New Study Confirms Ancient Greek Physicians' Theory Connecting Lunar Calendar and Menstrual Cycles

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In a groundbreaking revelation, a recent study has solidified the longstanding association between the lunar calendar and women's menstrual cycles.

Conducted by researchers from France and the US, the study delved into menstrual cycle data from 3,296 European women and 721 North American women. Their objective? To ascertain whether menstruation onset correlated with specific lunar phases.

The findings unveiled intriguing patterns: women in North America were more likely to commence their menstrual period during a full moon, while their European counterparts tended to sync with the waxing crescent phase.

The researchers attribute this synchronisation to a woman's internal clock, newly identified as a governing factor in menstruation regulation. This internal clock, responsible for our body's circadian rhythm—a 24-hour cycle governing waking and sleeping patterns—is susceptible to lunar influence.

The study reveals that disruptions in circadian rhythms, induced by lunar cycles, can impact menstruation. Neuroscientist Claude Gronfier from the University of Lyon explains that when the menstrual cycle lengthens, the body's internal clock swiftly adjusts to shorten it, a process termed 'phase jumps.'

These phase jumps, akin to the disorientation experienced when travelling across time zones, underscore the intricate interplay between our biological clocks and lunar cycles.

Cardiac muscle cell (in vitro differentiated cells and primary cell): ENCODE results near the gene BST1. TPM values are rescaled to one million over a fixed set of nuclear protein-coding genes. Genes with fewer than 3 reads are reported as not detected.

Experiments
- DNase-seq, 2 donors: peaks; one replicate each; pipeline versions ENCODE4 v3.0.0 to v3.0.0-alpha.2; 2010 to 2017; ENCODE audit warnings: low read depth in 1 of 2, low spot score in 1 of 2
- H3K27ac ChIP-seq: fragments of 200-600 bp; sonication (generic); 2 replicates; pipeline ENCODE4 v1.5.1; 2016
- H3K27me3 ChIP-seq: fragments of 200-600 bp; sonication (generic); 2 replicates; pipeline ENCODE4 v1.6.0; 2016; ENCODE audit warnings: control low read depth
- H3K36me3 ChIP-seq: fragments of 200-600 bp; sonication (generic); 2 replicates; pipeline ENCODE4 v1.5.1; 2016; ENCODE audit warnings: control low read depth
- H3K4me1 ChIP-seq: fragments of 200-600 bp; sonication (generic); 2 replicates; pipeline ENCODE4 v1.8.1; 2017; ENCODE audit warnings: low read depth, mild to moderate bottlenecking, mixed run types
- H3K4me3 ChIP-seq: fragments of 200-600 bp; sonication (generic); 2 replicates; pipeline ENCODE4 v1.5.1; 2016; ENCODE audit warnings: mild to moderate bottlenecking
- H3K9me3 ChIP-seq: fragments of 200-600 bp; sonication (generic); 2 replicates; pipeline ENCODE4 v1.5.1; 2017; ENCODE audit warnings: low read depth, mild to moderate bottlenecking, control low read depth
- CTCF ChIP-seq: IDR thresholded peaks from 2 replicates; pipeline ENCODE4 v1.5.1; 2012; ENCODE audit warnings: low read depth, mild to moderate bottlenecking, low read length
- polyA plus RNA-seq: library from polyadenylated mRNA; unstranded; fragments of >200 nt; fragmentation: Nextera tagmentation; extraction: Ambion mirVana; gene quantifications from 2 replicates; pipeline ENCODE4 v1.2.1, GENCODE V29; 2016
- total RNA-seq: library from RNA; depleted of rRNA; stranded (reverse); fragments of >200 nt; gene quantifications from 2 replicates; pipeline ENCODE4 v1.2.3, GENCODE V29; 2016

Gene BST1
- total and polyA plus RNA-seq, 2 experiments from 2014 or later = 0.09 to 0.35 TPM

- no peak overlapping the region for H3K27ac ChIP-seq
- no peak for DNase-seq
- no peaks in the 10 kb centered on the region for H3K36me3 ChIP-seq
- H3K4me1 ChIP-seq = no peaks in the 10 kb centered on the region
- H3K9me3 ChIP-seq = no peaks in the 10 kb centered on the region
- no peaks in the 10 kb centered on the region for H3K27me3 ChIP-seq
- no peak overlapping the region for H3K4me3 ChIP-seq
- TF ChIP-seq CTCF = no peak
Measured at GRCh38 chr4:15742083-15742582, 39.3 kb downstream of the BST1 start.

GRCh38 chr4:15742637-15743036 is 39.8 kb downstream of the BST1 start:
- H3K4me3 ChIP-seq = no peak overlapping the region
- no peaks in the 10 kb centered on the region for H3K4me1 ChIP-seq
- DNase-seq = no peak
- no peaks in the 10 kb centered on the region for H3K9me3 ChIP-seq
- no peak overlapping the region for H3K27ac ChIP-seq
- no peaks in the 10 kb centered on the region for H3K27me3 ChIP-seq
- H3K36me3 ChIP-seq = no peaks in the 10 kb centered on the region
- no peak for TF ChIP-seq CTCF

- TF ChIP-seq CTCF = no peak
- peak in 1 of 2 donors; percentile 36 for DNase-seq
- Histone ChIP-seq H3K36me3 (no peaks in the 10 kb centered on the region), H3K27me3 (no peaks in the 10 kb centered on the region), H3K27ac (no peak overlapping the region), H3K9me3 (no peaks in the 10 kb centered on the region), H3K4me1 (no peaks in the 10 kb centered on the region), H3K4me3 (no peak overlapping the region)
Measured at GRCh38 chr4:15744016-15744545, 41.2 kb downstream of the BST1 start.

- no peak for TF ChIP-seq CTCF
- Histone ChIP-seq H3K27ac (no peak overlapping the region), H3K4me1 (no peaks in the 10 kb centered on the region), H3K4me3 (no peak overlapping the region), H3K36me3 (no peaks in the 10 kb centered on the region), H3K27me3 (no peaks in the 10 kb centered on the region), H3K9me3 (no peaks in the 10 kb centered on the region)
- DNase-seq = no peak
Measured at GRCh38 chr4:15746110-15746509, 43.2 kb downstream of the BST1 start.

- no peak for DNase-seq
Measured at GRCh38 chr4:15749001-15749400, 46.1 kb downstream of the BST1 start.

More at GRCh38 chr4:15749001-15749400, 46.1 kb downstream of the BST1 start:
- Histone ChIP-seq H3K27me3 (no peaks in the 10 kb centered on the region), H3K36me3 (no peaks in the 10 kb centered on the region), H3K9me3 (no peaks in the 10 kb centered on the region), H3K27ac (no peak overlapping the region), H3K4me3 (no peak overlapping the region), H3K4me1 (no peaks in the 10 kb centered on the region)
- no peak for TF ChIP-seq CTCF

Analysing data from over 7,000 women across continents, the researchers observed instances where menstruation aligned with lunar phases, particularly during the new moon or full moon when gravitational pulls are strongest.

The study builds upon prior research indicating intermittent synchronisation between menstrual cycles and lunar phases, particularly among women with longer menstrual cycles.

Gronfier emphasises the potential implications of these findings for medical treatments, envisioning the application of chronobiological approaches to address ovulation disorders, echoing successes in treating cancer, sleep disorders, and depression.

The study also reflects on historical perceptions of the lunar-menstrual connection, tracing back to ancient Greek culture, where 'menstruation' finds its etymological roots in the Latin and Greek word for moon, 'mene.' Ancient Greek physicians attributed heightened mental and spiritual prowess to women during their menstrual periods, aligning with indigenous cultures' reverence for 'moon time,' a period of rest and reflection.

(Source: Daily Mail UK)

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